What clinical presentations in cancer patients necessitate immediate action?
Which of these emergencies are consequences of the patient's underlying malignancy and which are caused, directly or indirectly, by antineoplastic therapy?
Do certain cancers confer a higher risk of developing particular oncologic emergencies than others?
When is it necessary for these conditions to be managed in a multidisciplinary fashion? Who are the consultants whose timely involvement is essential for optimal treatment?
Are there situations in which it is safe to manage these patients in the outpatient setting?
Are there preventive measures one can take to reduce the risk of a patient's encountering one of these acute complications of malignant disease?
A diagnosis of cancer places patients at risk for a number of acute life-threatening complications. Such an event may herald the initial presentation of a malignant condition, represent the underlying progression of a known malignancy, or be a result of a rapid response to treatment; it may be obstructive, metabolic, or infectious in nature. Prompt recognition of these potentially lethal events is essential to timely life-sustaining intervention and preservation of organ function. Several oncologic emergencies will be outlined in this chapter, separated into those entities caused by the cancer itself and those which are related to the treatments delivered.
Carrying an imminent threat of irreversible neurologic disability, malignant spinal cord compression (MSCC) is perhaps the most dramatic of the oncologic emergencies. It is critical that one approach a new symptom of back pain somewhat differently in a patient with a current diagnosis or history of cancer from the way in which one would approach a patient without such a history.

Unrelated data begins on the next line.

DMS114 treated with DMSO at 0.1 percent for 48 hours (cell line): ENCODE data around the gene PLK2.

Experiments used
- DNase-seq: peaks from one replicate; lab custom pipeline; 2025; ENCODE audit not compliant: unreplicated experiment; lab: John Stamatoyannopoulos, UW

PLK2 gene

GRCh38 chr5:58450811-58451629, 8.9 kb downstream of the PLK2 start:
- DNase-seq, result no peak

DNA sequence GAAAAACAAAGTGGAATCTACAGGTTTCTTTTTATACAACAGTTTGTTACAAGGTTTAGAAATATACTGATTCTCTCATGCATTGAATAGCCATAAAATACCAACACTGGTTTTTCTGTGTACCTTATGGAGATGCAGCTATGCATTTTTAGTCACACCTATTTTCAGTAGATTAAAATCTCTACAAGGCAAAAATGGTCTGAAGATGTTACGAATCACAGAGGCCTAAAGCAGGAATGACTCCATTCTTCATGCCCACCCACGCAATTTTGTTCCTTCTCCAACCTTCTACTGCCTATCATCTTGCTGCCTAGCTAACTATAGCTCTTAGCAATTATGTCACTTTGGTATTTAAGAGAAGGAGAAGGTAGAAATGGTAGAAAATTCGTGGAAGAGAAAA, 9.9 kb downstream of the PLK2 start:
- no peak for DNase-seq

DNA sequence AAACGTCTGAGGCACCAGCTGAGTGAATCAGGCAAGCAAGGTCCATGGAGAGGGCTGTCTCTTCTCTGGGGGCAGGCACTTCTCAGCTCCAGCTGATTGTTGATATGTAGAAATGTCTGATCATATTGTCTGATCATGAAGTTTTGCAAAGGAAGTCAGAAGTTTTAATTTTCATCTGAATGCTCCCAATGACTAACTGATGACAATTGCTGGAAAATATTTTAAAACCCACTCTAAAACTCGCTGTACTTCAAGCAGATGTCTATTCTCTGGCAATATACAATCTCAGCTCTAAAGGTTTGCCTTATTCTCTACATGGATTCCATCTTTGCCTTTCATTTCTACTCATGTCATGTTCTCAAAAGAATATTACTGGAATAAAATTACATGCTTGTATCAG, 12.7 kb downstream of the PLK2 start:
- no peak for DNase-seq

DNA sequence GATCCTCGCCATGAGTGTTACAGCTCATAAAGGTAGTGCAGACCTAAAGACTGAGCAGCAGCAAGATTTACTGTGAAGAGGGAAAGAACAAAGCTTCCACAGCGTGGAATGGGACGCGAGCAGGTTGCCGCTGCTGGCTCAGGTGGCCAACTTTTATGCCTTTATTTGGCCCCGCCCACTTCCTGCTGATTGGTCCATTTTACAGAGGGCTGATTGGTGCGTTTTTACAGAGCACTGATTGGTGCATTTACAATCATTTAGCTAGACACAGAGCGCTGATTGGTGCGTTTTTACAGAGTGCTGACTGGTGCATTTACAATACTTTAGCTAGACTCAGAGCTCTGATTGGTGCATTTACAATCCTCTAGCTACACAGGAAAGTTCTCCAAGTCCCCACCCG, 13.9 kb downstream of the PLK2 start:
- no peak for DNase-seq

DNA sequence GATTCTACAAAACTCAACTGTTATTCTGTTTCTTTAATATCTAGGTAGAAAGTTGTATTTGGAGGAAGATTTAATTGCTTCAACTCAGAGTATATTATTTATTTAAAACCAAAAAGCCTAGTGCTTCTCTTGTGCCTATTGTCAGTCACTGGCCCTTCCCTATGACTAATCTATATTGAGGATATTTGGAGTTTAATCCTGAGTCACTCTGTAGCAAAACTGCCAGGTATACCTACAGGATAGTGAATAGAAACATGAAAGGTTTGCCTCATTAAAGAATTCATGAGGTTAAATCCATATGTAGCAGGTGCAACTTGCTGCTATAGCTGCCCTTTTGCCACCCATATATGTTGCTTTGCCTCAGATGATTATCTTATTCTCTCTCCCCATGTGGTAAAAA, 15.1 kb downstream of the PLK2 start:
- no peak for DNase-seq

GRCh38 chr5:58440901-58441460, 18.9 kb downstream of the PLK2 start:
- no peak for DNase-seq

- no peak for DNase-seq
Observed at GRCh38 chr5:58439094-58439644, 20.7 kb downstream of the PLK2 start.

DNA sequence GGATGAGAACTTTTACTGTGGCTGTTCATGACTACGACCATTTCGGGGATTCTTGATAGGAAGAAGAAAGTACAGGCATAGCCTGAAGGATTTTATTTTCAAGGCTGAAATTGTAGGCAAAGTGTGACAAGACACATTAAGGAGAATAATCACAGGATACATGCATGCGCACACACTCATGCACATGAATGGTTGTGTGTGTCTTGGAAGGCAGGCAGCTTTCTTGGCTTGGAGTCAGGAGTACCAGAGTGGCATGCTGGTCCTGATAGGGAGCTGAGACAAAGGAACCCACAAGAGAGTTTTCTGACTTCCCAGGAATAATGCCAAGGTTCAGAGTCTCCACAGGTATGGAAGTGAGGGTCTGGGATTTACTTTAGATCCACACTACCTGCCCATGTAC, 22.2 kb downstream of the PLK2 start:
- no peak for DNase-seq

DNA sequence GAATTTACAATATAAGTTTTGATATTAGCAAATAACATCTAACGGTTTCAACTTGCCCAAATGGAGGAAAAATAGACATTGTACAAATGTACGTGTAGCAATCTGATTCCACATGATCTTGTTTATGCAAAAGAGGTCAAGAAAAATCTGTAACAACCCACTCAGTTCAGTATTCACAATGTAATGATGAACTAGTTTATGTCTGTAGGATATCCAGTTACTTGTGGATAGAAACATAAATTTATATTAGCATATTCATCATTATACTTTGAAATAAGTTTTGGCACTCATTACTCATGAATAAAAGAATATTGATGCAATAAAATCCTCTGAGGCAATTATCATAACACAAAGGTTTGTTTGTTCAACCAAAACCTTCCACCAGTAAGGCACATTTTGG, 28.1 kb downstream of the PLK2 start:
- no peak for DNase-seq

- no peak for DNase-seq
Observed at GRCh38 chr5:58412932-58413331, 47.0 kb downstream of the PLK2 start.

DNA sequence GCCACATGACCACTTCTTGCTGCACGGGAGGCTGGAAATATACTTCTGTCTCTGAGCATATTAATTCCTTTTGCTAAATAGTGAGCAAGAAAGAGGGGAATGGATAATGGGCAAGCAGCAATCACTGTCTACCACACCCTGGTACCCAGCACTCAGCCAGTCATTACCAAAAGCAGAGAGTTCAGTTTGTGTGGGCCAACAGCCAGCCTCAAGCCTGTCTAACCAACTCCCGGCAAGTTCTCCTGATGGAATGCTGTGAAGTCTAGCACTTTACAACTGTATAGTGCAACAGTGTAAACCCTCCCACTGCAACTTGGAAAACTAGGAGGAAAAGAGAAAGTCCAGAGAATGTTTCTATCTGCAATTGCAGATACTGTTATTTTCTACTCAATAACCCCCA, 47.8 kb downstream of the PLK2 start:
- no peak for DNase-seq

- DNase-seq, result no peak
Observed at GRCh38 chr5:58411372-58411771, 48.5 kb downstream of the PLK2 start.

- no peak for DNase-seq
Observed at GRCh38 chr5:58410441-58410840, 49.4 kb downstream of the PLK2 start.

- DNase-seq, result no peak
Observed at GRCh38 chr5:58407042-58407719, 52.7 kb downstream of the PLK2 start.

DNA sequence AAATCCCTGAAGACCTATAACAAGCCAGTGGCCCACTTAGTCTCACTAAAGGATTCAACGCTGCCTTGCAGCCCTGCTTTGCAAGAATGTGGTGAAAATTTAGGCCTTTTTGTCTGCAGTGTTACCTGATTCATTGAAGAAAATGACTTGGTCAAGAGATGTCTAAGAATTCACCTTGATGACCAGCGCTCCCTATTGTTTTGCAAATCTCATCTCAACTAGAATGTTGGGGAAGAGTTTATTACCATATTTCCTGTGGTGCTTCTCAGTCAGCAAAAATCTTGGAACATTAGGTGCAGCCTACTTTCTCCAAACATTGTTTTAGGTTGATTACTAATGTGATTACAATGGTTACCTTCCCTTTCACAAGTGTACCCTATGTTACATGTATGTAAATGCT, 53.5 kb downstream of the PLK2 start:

- New back pain in a patient with a diagnosis of cancer may represent MSCC until this entity is ruled out by means of a thorough history, physical examination, and, if necessary, appropriate imaging.
Back pain is the initial symptom in the vast majority of patients. The pain is usually localized initially, but may later develop a radicular component, which can be unilateral or bilateral. The presence of a Lhermitte sign, parasthesias radiating down the spine on flexion of the neck, may also point to a spinal cord process.
Inquiries must be made as to symptoms of neurologic compromise, though they typically follow the onset of back pain over a period of weeks to months. If present on initial assessment, however, they significantly raise the level of urgency with which a definitive diagnosis must be pursued. These include weakness, spasticity, or loss of sensation in the lower limbs; the patient may complain of difficulty rising from a chair or climbing stairs. Motor and sensory symptoms usually precede autonomic dysfunction, but it is essential to inquire about urinary hesitancy or retention, perhaps accompanied by overflow incontinence.